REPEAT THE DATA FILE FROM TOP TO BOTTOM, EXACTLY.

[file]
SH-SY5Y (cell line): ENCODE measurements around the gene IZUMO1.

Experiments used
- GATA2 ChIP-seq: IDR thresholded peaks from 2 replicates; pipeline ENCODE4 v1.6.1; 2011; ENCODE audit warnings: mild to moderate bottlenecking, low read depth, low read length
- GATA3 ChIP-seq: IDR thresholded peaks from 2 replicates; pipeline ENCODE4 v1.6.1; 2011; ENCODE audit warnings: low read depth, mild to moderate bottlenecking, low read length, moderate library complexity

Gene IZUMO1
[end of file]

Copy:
SH-SY5Y (cell line): ENCODE measurements around the gene IZUMO1.

Experiments used
- GATA2 ChIP-seq: IDR thresholded peaks from 2 replicates; pipeline ENCODE4 v1.6.1; 2011; ENCODE audit warnings: mild to moderate bottlenecking, low read depth, low read length
- GATA3 ChIP-seq: IDR thresholded peaks from 2 replicates; pipeline ENCODE4 v1.6.1; 2011; ENCODE audit warnings: low read depth, mild to moderate bottlenecking, low read length, moderate library complexity

Gene IZUMO1